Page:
I received my B.A. from Princeton University in 1985 and my Ph.D. from the University of Hawai’i at Manoa in 1996. I began working at Space Sciences Laboratory in 1998, and am currently an Associate Research Physicist. My research interests are primarily focused on laboratory astrophysics in support of x-ray and extreme ultraviolet space observatories, using data from electron beam ion traps and tokamaks. I have been working to develop a catalog of astrophysically relevant ions in the EUV regime for use to diagnose hot, diffuse plasmas (e.g. composition, temperature, and magnetic field) such as those found in stellar coronae, supernova remnants, and galactic outflows. I have current or past collaborations with Lawrence Livermore National Laboratory’s EBIT program, Princeton Plasma Physics Laboratory, MIT Plasma Science and Fusion Center, the National Institute for Fusion Science in Japan, Columbia University, and the University of Nevada at Reno.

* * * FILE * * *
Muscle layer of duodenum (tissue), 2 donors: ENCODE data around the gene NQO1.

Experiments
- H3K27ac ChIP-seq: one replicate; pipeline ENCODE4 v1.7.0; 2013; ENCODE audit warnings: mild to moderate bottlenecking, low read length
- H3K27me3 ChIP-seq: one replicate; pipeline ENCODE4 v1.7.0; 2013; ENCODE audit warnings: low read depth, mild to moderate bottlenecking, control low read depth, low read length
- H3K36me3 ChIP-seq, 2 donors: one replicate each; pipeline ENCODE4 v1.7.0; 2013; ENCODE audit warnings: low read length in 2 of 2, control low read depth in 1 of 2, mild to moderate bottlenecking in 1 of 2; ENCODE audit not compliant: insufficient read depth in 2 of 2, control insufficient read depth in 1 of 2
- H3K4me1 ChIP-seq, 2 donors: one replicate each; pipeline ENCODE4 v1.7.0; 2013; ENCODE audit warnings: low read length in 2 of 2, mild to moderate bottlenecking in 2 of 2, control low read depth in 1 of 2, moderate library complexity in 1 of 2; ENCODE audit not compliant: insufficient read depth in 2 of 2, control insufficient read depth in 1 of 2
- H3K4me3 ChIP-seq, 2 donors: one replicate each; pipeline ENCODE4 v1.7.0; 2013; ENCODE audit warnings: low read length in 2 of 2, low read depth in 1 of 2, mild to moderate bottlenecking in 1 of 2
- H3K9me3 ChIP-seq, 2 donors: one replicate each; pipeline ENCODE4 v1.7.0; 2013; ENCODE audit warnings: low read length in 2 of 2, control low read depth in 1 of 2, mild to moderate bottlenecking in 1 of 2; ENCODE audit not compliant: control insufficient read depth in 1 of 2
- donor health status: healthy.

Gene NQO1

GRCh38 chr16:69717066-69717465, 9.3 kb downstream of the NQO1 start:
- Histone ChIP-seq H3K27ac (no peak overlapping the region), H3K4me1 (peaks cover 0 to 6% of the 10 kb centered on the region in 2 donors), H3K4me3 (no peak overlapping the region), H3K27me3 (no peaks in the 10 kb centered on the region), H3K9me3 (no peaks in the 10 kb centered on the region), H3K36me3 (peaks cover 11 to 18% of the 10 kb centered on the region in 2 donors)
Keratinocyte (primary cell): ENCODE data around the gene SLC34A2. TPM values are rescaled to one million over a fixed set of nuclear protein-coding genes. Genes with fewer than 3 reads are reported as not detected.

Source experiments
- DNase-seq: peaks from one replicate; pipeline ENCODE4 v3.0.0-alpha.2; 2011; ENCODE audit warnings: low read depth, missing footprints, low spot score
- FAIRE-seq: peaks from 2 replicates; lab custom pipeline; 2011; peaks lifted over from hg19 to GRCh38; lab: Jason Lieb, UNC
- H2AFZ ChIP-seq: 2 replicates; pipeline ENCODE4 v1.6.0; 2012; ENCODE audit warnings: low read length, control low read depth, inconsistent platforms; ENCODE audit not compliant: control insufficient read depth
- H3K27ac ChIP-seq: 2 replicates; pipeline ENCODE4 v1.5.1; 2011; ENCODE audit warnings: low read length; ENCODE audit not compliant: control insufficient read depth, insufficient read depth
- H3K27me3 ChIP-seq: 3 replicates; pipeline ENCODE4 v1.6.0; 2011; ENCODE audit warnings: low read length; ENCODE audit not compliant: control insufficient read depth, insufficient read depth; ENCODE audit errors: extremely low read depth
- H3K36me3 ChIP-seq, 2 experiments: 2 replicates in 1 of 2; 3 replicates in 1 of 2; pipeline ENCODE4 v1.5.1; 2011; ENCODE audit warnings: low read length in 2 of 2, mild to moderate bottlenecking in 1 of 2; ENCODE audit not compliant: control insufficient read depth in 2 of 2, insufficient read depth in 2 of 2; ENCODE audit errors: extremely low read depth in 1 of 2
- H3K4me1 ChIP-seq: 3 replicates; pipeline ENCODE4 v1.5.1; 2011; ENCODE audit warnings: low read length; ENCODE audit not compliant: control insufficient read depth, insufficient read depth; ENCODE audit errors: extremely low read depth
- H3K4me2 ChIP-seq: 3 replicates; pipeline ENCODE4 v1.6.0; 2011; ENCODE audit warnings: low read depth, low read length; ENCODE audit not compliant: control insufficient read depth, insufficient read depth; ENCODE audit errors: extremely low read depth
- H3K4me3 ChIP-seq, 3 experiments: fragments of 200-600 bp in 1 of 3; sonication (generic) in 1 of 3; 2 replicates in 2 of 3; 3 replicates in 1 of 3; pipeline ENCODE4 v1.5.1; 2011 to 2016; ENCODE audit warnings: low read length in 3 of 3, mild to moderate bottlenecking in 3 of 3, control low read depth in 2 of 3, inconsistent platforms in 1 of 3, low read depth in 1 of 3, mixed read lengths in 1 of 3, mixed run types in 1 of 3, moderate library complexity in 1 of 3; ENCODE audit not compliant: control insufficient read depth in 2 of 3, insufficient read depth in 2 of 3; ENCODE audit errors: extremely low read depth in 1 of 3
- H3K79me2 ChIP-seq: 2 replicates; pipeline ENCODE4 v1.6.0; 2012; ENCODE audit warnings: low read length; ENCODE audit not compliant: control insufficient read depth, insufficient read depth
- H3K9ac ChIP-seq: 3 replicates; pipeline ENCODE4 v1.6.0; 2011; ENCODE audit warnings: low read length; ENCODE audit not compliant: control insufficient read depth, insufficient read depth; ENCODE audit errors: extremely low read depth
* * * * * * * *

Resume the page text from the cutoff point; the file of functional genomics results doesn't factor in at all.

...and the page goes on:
My outside interests include amateur astronomy, hiking, birding, and growing far too many cacti and succulents. I’ve also done work surveying endangered birds for the Fish and Wildlife Service in Hawai’i and the Commonwealth of the Northern Mariana Islands.